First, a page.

These results have not been attacked, unlike their data on the effect of Simufilam on biomarkers which has been criticized by a person of standing — Elizabeth Bik — https://scienceintegritydigest.com/2021/08/27/cassava-sciences-of-stocks-and-blots/#more-2692.

But that’s irrelevant and guilt by association at best.  As a clinical neurologist, no one was ever brought to see me because of their biomarkers.

They have released part of their 1 year results — https://www.cassavasciences.com/news-releases/news-release-details/cassava-sciences-announces-top-line-results-12-month-interim.  There is a lot more that I’d like to know, but a press release is not a detailed scientific paper.

What follows is a lot of commentary and speculation about the 1 year data which we haven’t seen yet.

The results concern the first 50 patients to complete one year on the drug.  The dropout rate is stated to be under 10%.  Presumably this includes death, in a cohort (presently at around 200) with a significant mortality.  It would be interesting to know how many patients on entry made it to one year.

As a clinical neurologist I was particularly impressed with part of their data at 9 months.  Here’s a link — keep it handy — https://www.cassavasciences.com/static-files/13794384-53b3-452c-ae6c-7a09828ad389.

They measured cognitive changes by something called ADAS-Cog — a full description can be found in the following post — https://luysii.wordpress.com/2021/08/25/cassava-sciences-9-month-data-is-probably-better-than-they-realize/

ADAS-Cog score counts errors, so a perfect score would be 0, and a terrible score would be 70.  The range of deficit on entry was 16 – 26 (but possibly on something else called the MMSE) — this is what the 1 year results used.  The 9 month results used ADAS-Cog.  Perhaps they are actually the same thing — I don’t know.

On the link — https://www.cassavasciences.com/static-files/13794384-53b3-452c-ae6c-7a09828ad389 — look at the diagram titled “Individual Patient Changes in ADAS-Cog (N = 50).

There were 5 patients out of 50 at 9 months with improvements of 11 – 14, which would mean that they were pretty close to normal if their entry score was 16 and 50% improved if their score was 26.  From here out I’m just calling them ‘the 5’.

The 9 month report doesn’t discuss this, and only a clinician would know, but this is the way neurologic patients respond to treatment.  Some do extremely well while others have no effect.  Why?  It’s probably because not really understanding causation, we classify patients clinically (it’s all docs have after all).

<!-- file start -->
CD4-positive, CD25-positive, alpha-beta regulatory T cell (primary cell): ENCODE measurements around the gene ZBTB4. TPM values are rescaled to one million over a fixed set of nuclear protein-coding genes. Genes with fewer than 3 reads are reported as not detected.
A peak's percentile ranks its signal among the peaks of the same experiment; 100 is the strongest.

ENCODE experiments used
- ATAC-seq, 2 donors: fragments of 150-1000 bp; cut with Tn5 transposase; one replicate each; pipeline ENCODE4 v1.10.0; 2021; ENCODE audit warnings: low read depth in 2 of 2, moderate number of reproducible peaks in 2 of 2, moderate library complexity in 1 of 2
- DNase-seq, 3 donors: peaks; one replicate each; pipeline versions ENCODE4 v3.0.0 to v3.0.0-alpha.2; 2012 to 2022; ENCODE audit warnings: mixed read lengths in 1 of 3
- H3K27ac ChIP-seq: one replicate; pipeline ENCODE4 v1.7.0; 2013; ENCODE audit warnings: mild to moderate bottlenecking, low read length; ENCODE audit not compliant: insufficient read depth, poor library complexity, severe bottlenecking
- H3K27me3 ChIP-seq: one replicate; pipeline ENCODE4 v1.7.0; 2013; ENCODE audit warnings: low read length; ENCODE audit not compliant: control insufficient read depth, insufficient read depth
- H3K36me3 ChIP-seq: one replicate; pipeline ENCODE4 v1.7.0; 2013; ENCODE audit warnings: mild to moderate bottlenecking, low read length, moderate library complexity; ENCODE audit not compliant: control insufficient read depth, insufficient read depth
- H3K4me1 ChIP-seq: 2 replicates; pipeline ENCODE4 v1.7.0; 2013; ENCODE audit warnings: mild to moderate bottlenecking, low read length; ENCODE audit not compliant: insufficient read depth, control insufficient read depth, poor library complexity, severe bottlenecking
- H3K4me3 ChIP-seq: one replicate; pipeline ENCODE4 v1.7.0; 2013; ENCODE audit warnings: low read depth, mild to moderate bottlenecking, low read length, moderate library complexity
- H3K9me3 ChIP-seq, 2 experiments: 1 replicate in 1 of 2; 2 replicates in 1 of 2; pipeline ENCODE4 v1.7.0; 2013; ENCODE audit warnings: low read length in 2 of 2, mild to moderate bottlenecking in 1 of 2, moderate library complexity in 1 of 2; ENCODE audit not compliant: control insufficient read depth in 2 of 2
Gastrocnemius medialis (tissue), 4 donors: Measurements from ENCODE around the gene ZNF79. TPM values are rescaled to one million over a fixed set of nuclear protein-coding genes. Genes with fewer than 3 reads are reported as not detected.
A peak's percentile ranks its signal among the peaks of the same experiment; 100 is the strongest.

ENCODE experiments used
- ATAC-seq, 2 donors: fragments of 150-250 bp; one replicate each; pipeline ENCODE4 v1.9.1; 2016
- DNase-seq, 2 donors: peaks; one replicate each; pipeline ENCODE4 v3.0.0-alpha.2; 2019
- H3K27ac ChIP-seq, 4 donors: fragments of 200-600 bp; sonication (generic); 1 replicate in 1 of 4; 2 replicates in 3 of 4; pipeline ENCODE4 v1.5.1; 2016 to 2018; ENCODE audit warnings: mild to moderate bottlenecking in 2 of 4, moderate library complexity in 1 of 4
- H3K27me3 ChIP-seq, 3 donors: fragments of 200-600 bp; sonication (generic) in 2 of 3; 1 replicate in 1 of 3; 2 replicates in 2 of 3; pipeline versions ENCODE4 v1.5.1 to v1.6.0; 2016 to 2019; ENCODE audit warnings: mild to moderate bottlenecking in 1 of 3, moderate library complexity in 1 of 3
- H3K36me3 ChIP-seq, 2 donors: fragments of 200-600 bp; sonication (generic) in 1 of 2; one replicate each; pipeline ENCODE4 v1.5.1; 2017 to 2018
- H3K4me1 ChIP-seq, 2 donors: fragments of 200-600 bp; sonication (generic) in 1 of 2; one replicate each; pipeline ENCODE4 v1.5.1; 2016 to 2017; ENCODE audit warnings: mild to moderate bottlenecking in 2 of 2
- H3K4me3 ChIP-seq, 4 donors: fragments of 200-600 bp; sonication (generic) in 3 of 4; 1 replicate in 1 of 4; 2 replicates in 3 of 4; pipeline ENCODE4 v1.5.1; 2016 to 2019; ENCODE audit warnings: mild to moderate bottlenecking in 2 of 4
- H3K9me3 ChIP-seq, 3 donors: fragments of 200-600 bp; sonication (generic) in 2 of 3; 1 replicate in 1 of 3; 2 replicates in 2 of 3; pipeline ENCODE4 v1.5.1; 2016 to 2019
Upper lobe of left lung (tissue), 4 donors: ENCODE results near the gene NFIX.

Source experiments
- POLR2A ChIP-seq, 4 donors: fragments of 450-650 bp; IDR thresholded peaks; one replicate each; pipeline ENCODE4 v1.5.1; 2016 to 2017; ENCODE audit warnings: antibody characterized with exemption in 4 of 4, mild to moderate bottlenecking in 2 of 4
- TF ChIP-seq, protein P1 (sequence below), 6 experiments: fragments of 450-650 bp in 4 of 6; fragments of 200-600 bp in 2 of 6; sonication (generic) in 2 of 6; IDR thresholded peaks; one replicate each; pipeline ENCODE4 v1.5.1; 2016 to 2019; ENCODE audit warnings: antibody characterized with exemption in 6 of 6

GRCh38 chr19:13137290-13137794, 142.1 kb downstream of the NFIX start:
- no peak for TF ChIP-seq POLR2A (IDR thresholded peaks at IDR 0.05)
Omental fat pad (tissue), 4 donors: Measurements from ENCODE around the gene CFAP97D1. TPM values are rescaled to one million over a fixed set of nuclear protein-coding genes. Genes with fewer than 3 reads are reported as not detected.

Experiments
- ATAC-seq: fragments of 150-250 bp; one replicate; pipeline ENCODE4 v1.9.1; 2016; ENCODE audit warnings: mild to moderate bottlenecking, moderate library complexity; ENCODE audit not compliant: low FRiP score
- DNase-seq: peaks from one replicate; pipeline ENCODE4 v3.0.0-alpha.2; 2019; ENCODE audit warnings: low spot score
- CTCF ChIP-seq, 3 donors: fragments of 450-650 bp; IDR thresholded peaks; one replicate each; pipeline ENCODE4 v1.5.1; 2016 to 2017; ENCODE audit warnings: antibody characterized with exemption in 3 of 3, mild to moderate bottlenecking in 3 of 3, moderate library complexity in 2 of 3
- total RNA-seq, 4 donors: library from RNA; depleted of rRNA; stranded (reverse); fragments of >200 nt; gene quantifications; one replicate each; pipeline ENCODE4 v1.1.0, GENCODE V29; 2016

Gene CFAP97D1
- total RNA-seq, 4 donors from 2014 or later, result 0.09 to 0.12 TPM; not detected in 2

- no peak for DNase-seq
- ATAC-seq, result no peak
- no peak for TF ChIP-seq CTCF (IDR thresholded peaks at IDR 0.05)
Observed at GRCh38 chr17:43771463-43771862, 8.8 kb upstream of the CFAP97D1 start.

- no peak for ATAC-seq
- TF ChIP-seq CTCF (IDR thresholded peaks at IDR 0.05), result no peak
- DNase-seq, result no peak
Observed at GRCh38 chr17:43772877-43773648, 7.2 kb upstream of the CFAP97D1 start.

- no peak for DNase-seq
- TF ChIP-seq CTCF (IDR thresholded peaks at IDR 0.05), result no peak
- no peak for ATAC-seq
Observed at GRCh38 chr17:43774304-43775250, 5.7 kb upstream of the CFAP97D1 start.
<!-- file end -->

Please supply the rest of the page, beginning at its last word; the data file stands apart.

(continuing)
I ran a Muscular Dystrophy Clinic for 15 years back in the day.  The Muscular Dystrophy Association was founded by parents of weak kids.  They didn’t know that some weakness was due to the muscle itself (what we’re now calling muscular dystrophy), some was due to disease affected the nerves from the spinal cord to the muscle (what we call a neuropathy now) and others were due to disease of the cells in the spinal cord giving rise to the nerves to the muscle (motor neuron disease).  That all came later.

It is quite presumptuous to say that Alzheimer’s disease is just one thing.  Perhaps the 5 patients doing so very well had it from a different (as yet unknown) cause than the other 45.  Even so such a treatment would be worth having.

So here are a few questions for the folks at Cassava about their data

l. Some 16 different sites were involved in the open label study.  Were all of ‘the 5’  from the same site (doubtful — but if true, perhaps they tested ADAS-Cog differently, casting doubt on these results).

2. What were the ADAS-Cog scores initially on ‘the 5’.

3. What happened to ‘the 5’ in the past 3 months (did they maintain improvement, slide back, or improve further?)

4. We must have lots more people passing the 3, 6, 9 month markers.  Have their results paralleled that of the first 50 reaching the mileposts?   It would be very useful to know if there are now more than 5 with improvements over 10 in ADAS-Cog at 9 months.

The slightly slowing of improvement at 1 year relative to 9 months is typical of neurologic disease.  When L-DOPA was first available in the USA in 1970, some patients because so normal that you couldn’t tell they had Parkinson’s disease, and for a few years, neurologists (myself included) thought we were actually curing the disease.  Of course we weren’t and the underlying pathology of Parkinsonism (death of neurons using dopamine) continued unabated.  The L-DOPA just helped the surviving neurons function more efficiently.  Something similar may be going on with Simufilam and Alzheimer’s.

Now for some blue sky about Simufilam. Just as the gray hair on the head of an 80 year old looks the same under the microscope as one from a prematurely gray 30 year old, the brain changes of Alzheimer’s disease (the senile plaque)  are the same regardless of the age of onset.  Assuming that the senile plaque is in someway related to dementia (despite the lack of effect of therapies trying to remove it) and given that we all accumulate a few as we age, could Simufilam improve cognition in the elderly?   Would it then be intellectual viagra and the blockbuster drug of all blockbuster drugs.